Luca Bigazzi

Luca Bigazzi (born 9 December 1958) is an Italian cinematographer. He has won seven David di Donatello for Best Cinematography awards and received fourteen nominations, making him the highest awarded artist in this category. He is the first Italian cinematographer to be nominated for the Primetime Emmy Award in the Outstanding Cinematography for a Limited Series or Movie category, for the 2016 series The Young Pope by Paolo Sorrentino.[1] He has worked with directors such as Silvio Soldini, Mario Martone, Felice Farina, Gianni Amelio, Francesca Archibugi, Michele Placido, Abbas Kiarostami, and Paolo Sorrentino.[2]

Luca Bigazzi
Luca Bigazzi.JPG
Bigazzi at the Manaki Brothers Festival in Bitola, Macedonia, in September 2014.
Born (1958-12-09) 9 December 1958 (age 62)
Milan, Italy
NationalityItalian
OccupationCinematographer
Years active1977–present

CareerEdit

Bigazzi started working in the advertising field in 1977 as assistant director, and at the same time he cultivated his passion for photography. He shifted to working in cinema in 1983, and his debut as director of photography was in that year's Silvio Soldini film Paesaggio con figure, which was screened at the Locarno Film Festival. Gradually, Bigazzi devoted himself more and more to cinema, abandoning the advertising field. His partnership with Soldini would continue in many other films, and he won his second David di Donatello award for 2000's Bread and Tulips. In 1994, he worked with Gianni Amelio on Lamerica, which won him his first David di Donatello as well as a Nastro d'Argento. In 1999, he was awarded the Osella d'oro award in Venice for The Way We Laughed by Amelio and Shooting the Moon by Francesca Archibugi. He has also collaborated with Mario Martone, Giuseppe Piccioni, and Ciprì & Maresco.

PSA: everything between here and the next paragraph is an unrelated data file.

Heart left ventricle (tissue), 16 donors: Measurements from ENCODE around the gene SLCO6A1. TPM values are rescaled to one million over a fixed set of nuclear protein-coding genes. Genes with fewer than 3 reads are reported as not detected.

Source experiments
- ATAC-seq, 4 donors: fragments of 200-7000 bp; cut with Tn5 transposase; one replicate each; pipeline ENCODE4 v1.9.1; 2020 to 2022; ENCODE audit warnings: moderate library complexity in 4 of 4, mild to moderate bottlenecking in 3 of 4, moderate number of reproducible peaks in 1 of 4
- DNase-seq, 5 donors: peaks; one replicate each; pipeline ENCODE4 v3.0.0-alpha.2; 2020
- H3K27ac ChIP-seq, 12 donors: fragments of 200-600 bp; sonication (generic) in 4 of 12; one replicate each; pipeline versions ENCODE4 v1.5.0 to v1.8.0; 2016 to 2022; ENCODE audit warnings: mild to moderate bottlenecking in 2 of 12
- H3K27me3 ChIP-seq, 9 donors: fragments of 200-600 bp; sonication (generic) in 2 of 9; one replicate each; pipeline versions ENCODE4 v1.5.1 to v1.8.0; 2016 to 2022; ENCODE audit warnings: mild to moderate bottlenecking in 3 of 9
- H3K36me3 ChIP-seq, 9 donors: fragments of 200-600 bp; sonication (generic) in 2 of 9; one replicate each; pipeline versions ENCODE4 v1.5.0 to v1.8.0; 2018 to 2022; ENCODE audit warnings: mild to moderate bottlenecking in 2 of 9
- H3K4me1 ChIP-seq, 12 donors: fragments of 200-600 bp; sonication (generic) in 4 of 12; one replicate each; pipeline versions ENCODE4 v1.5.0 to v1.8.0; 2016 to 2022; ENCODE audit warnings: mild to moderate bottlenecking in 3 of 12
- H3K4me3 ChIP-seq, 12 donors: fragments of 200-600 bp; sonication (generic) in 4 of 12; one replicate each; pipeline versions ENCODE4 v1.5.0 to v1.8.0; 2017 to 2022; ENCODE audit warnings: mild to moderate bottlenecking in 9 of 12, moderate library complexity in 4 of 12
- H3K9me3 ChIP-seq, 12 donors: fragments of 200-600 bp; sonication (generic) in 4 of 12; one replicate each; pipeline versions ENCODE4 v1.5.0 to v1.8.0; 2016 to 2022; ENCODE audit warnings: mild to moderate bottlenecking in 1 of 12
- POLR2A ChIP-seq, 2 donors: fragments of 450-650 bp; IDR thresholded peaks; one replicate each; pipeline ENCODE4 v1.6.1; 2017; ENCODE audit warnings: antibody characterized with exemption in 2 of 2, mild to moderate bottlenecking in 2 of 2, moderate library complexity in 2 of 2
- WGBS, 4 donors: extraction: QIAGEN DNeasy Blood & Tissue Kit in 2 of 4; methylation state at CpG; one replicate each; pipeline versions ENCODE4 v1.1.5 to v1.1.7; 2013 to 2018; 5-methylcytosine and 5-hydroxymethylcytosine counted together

Bigazzi followed his early successes with work on Paolo Sorrentino's films, beginning with The Consequences of Love, for which he won the Nastro d'Argento in 2005, then The Family Friend (2006), Il divo (2008), This Must Be the Place (2011), for which he won a David di Donatello in 2012, The Great Beauty, winner of the Academy Award for Best International Feature Film in 2014, and finally Youth, which won best film at the European Film Awards in 2015.

Bigazzi collaborated with Francesca Comencini in 2001 on The Words of My Father and again in 2002 on the creation of the documentary Carlo Giuliani, Boy, which screened out of competition at the Cannes Film Festival that same year. The film addresses the death of Carlo Giuliani, who was killed in Genoa by a police officer during the demonstrations against the G8 in 2001.[3]

Selected filmographyEdit

Awards and recognitionEdit

  • Primetime Emmy Award for Outstanding Cinematography for a Limited Series or Movie
    • The Young Pope (2017)
  • David di Donatello for Best Cinematography
    • Lamerica (1995)
    • Bread and Tulips (2000)
    • The Consequences of Love (2005)
    • Romanzo Criminale (2006)
    • Il Divo (2009)
    • This Must Be the Place (2012)
    • The Great Beauty (2014)
  • Nastro d'Argento for Best Cinematography
    • Lamerica (1995)
    • Burning in the Wind
    • The Keys to the House, The Consequences of Love, Ovunque sei (2005)
    • This Must Be the Place (2012)
    • The Great Beauty (2013)
    • Youth (2015)
    • Tenderness, Sicilian Ghost Story (2017)
  • Giuseppe Rotunno award for best cinematography
    • Il Divo (2009)
    • The White Space (2010)
    • Shun Li and the Poet, This Must Be the Place, The Jewel (2012)
  • Ciak award for best cinematography
    • Nasty Love, Lo zio di Brooklyn (1996)
    • The Way We Laughed, Fuori Dal Mondo (1999)
    • The Family Friend, The Missing Star (2007)
    • This Must Be the Place, Shun Li and the Poet, Kryptonite! (2012)
  • Globo d'oro award for best cinematography
    • Death of a Neapolitan Mathematician (1993)
    • Burning in the Wind (2002)
    • The Great Beauty (2013)
    • The Leisure Seeker - nomination (2018)

ReferencesEdit

  1. ^ "Cinematographer Luca Bigazzi to Receive the Campari Passion for Film Award". labiennale.org. 1 September 2019. Retrieved 23 February 2020.
  2. ^ "Luca Bigazzi". Internet Movie Database. Retrieved 3 May 2012.
  3. ^ "Remembering Carlo Giuliani, 14 March 1978 – 20 July 2001, and some lessons from Genova, Italy". greanvillepost.com. 24 July 2011. Retrieved 24 February 2020.

External linksEdit

Luca Bigazzi at IMDb